In a previous entry I described the total eclipse of the sun which is happening next month, August 21, 2017. Total solar eclipses are rare. How rare? It has been 26 years (July 11, 1991) and that was only seen in only one state, Hawaii. The next solar eclipse for the US will be April 8 2024. This one enters from Mexico into Texas and slices northeastward through New England exiting the US in Maine, continuing on through New Brunswick, and Newfoundland. There have been many partial eclipses, but the difference between a partial eclipse and a total eclipse of the Sun is night and day if you will pardon the obvious. The eclipse next month can be seen from the entire US as a partial eclipse but only those who are in a ribbon that is 71 miles wide at it's widest, will be able to see the total eclipse. That ribbon of totality enters the US near Portland, Oregon and exits on the east coast of South Carolina. If you are exactly in the center of the ribbon of totality, you will get about 2 minutes of darkness before the Sun reappears. Standing near the edge of the ribbon the length of the eclipse could be just a matter of a few seconds before the Sun reappears. It is going to take some planning to see this eclipse. Millions of Americans will flock to that ribbon. They will be joined by many thousands of visitors from all over the world. Now some details. States with larger populations are already issuing travel alerts and making provisions to handle the millions of people who will see the eclipse. States with smaller populations will have fewer locals to deal with but they also are states that have widely spaced roads which will concentrate crowds on the few roads in those states that cross through the ribbon of totality. RV parks, motels and hotels along the ribbon of totality are already sold out in many locations. Those of us with RV's are fortunate, we travel with our motel. I would not plan to take your motor home into the ribbon of totality unless you have already secured a campground. My personal planning is to watch the weather as the eclipse approaches. I'll start watching the weather weeks before the eclipse. I plan to get close to the area with the greatest probability of clear skies with the motor home and then use the toad to get to the clearest skies with the toad. I'll try to be at my chosen observing site by sunrise and will watch the entire eclipse from that location. We'll pack food for the day, liquids and perhaps a celebratory bottle of Champagne. Once totality passes, many people will start for "home." This can create tremendous traffic jams so plan to sit tight and watch the whole show before departing your observing site. Where do you find specific details? I gave several references in my entry several months ago. More are available now as the eclipse approaches. There are good sites that show details of the ribbon of totality so you can position yourself precisely on its center line. Many of the sites have eclipse glasses for sale. These protective glasses, some with aluminized mylar are quite cheap but very effective, are necessary for the partial phases of the eclipse. Once the sun is completely covered the glasses can be put aside and you will be looking at one of natures most spectacular displays. The Moon is the dark spot, silhouetted against the light of the corona of the Sun. You may discern a drop in temperature as totality approaches. Birds will be singing as though it was sunset coming on. Listen during totality, can you hear any birds chirping? At totality, the sky becomes dark enough that planets and bright stars can be seen. Using binoculars (during totality only) you can get a good look at solar prominence which look like small red "flames" rising from the Sun. If we are lucky we may even be able to see other features. Large solar ejections and flares can cause the corona to have strange shapes. Whatever you see, it will be an event you will never forget. Just a few links: The Great American Eclipse - Fantastic traffic and crowd information Eclipse 2017 - Great video of the shadow sweeping across the US NASA - As only NASA can do it. Great images of the Sun. What to look for. A great set of nine regional, detailed maps of the path of totality. How to photograph. Weather prospects. Much more... Space.com - Great detail, how to photograph, what to look for. Each link has it's own special information, most have eclipse glasses for sale, as does Amazon. Order soon, don't be disappointed. Your eyes are way too important to take chances with someone's home-made eclipse viewer. I ordered 50 glasses for less than $1.00 each.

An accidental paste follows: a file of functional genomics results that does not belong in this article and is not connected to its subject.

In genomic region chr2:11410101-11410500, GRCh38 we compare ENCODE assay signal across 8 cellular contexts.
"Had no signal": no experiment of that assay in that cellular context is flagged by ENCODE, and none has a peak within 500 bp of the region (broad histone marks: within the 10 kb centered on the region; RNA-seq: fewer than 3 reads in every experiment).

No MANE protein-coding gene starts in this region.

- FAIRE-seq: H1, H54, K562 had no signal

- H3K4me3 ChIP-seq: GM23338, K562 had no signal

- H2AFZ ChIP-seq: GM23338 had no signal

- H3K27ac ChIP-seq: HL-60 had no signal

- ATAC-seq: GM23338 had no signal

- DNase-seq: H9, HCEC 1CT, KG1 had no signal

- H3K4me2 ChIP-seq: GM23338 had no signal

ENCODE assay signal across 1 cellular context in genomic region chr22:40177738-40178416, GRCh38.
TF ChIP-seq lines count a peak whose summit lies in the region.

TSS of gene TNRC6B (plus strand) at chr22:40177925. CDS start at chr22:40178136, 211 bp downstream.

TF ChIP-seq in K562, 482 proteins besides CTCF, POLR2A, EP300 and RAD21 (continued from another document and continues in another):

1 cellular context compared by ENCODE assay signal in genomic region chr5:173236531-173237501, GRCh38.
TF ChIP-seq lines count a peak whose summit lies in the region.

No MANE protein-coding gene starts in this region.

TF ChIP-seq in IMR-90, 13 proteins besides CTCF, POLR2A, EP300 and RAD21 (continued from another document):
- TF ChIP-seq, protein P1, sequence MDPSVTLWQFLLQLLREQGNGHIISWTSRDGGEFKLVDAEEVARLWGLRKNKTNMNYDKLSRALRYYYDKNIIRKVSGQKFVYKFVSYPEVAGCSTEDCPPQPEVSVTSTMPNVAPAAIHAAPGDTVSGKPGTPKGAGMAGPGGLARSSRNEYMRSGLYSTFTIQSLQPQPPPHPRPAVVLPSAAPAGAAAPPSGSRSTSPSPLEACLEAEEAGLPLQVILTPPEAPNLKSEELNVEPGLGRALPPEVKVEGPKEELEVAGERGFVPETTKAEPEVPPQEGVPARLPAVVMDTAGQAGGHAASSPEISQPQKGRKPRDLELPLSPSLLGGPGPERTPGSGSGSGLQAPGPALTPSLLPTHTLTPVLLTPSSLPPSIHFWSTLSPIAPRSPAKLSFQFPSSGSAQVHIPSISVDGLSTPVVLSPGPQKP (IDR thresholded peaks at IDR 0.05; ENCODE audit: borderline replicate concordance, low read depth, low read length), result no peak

August 11, 1999 Louise and I traveled to Paris to see a total solar eclipse. The trip was our first adventure to Europe and was a wonderful adventure that helped convince us that there was much to see in the world. Our trip was a success, we saw the total eclipse briefly as the clouds parted during totality. The sight was spectacular, something that many people may live a lifetime and never experience. I had traveled with my family to Hawaii July 11, 1991 to see the total solar eclipse there. Spending the night alongside the highway in the desert on the western side of the big island, Hawaii, we were clouded out and sat through the eclipse in a light drizzle. Then, June 21, 2001 Louise and I traveled to Zambia in southern Africa to see the solar eclipse once again. It was another great adventure filled with African wildlife and many memorable experiences. Once again, we were successful and were able to observe the total eclipse of the sun. This time the sky was smoky as it was the season for burning off old crops in preparation for the coming planting season. I describe all this to emphasize the importance many people attach to chasing the shadow of the Moon. The total eclipse is only visible when you are within the total shadow of the Moon. You can see an eclipse in the partial shadow but it will only be a partial eclipse. I would never pass up a chance to view a partial eclipse but the real prize is the total solar eclipse. The thing about a total solar eclipse is that the full shadow of the Moon from which you can view the total solar eclipse is a very narrow band. For the eclipse in Paris, it was about 70 miles wide at its widest point. The eclipse in Hawaii had a shadow width of 160 miles at its widest point. The African eclipse was almost 125 miles wide at its widest point. To experience the longest possible time in the Moon’s shadow you must be near the centerline of the path of the shadow. Given all that, Monday, August 21, 2017 you will have a chance to see the Great American Eclipse. It has been many years since a total solar eclipse could be seen in mainland US. This eclipse will cut a swath across 12 states starting in NW Oregon at about 10:18 a.m. PDT and will exit the US at 2:48 p.m. EDT in Eastern South Carolina. Other states that will see the eclipse include Idaho, Wyoming, Nebraska, extreme northeastern Kansas, Missouri, Illinois, Kentucky, Tennessee, northeastern Georgia and the western North Carolina. You won’t have to travel to a distant country, this eclipse is coming to a state near you! All areas in those states won’t see totality, the shadow is only going to be 71 miles wide at its widest point. You will need detailed information to get as close to the center of the shadow as possible. In an article on the History of FMCA from May 2004 FMCA Magazine there is a reference to a meeting of motor homes at a total solar eclipse at Hinckley School in Hinckley, Maine on July 20, 1963. Out of this gathering of 26 “coach owning families” grew the present organization. That eclipse was one of a series of eclipses in a sequence that astronomers call a Saros. From one eclipse to the next in a Saros is 18 years, 11 days and 8 hours. It happens that this eclipse was number 19 of 77 eclipses in Saros 145. Its path came onshore in North America in western Alaska, crossed Canada and exited the continent as it passed across Maine. Alaska and Maine were the only states where the total eclipse could be seen. There have been several other eclipses in Saros, 145. In July 31, 1981 number 20 in that Saros crossed Russia. It was not visible in North America. On August 11, 1999, number 21 of Saros 145 crossed Europe, the Middle East and exited into the Indian Ocean from the eastern coast of India. Louise and I traveled to Paris, France to observe this eclipse. There were clouds around and we drove frantically across northern France looking for an opening in the clouds as totality approached. When I took a wrong turn at a roundabout and then attempted a U-turn on the road the wheels mired down in mud when I pulled onto the shoulder. We slid into a ditch. A passing couple from Belgium stopped and said (in perfect English) they would call a wrecker. We watched as the clouds parted and the partially eclipsed sun became visible. The wrecker arrived just as the shadow of the moon was within seconds of reaching us. We shared our Mylar glasses with them and then put the glasses aside to watch the total phase of the eclipse. We weren’t on the centerline but were well within the path of totality. It was our first total solar eclipse and we were hooked. During the total eclipse the corona or outer atmosphere of the Sun becomes visible and any prominences (loops of solar material) or flares will show up. All these can be viewed without eye protection. Looking at the rest of the sky, planets and bright stars will be visible. Being aware of other circumstances, the temperature will drop as if the sun has set, birds may sing and then grow silent as they roost for the short night caused by the eclipse. Right at the beginning of the eclipse and again at the end you may observe the diamond ring, the last glint of direct sunlight through a lunar valley as the rest of the Moon is surrounded by the faint light of the corona. If you are hampered by thin clouds you may be able to watch the shadow of totality sweep across the clouds. That brings us to the Great American Eclipse of 2017. This eclipse occurs on August 21, 2017. It is number 22 in Saros 145, 54 years and one month after the eclipse in Hinckley, Maine. This total solar eclipse will cut a swath across 12 states starting in NW Oregon at about 10:18 a.m. Pacific Daylight Time and will exit the US at 2:48 p.m. Eastern Daylight Time in eastern South Carolina. Do the math, that is about one hour and 30 minutes, coast to coast across the United States. At any given location, the eclipse will last for about two minutes to as much as 2 minutes and 40 seconds. Other states that will see the eclipse include Idaho, Wyoming, Nebraska, Missouri, southern Illinois, Kentucky and Tennessee and the northeastern tip of Georgia. All areas in those states won’t see totality, the shadow is only going to be 71 miles wide at its widest point. You will need detailed information to get as close to the center of the shadow as possible. You should make plans to see this eclipse in person. You can watch it on TV, view it a hundred times on YouTube but there is nothing like standing in the Moon’s shadow. Everyone in the US, part of Mexico and Canada will be able to see a partial eclipse but only those in the narrow total shadow of our Moon will see the total eclipse. That path is widest and the eclipse will last longest in western Kentucky. More important will be the weather across the country. Watching weather patterns as the eclipse approaches may give you a general idea where to set up to see the eclipse. Then plan to take the toad to the actual observing point. Expect to be joined by throngs of people from around the globe who are also scrambling to see this spectacle of nature. As the eclipse draws closer, I’ll fill in more suggestions for observing the eclipse. In the meantime, consult some of these websites to find information on your own. Some RV parks near the path of totality were already taking reservations for the time around August 21, 2017 last summer. References: NASA Accuweather Great American Eclipse Eclipse 2017